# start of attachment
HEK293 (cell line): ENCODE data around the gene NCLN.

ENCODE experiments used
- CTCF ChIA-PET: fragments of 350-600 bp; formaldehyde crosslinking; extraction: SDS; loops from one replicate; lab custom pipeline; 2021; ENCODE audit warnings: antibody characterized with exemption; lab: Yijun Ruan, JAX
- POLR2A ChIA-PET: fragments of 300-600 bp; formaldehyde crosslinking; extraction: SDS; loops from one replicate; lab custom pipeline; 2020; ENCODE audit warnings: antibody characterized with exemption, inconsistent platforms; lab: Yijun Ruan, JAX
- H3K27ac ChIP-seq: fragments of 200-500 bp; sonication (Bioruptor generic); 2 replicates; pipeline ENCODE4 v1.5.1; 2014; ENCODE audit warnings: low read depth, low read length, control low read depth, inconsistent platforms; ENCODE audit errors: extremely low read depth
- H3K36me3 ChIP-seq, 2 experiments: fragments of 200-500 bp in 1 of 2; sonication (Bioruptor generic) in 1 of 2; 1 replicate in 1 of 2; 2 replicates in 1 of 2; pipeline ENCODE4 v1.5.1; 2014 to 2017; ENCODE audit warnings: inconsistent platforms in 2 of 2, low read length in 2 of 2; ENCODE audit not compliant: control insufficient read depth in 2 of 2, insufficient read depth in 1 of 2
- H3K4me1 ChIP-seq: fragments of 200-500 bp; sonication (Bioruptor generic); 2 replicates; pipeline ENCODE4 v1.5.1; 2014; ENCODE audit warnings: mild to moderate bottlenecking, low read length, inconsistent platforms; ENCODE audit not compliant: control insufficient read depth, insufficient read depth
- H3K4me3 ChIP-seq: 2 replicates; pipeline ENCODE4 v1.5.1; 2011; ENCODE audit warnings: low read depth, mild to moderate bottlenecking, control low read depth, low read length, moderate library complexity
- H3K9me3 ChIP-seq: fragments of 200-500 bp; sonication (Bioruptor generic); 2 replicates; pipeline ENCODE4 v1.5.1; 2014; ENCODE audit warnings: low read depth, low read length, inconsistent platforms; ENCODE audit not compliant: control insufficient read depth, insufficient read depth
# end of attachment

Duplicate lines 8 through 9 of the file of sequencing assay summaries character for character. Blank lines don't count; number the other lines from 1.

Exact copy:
- H3K4me3 ChIP-seq: 2 replicates; pipeline ENCODE4 v1.5.1; 2011; ENCODE audit warnings: low read depth, mild to moderate bottlenecking, control low read depth, low read length, moderate library complexity
- H3K9me3 ChIP-seq: fragments of 200-500 bp; sonication (Bioruptor generic); 2 replicates; pipeline ENCODE4 v1.5.1; 2014; ENCODE audit warnings: low read depth, low read length, inconsistent platforms; ENCODE audit not compliant: control insufficient read depth, insufficient read depth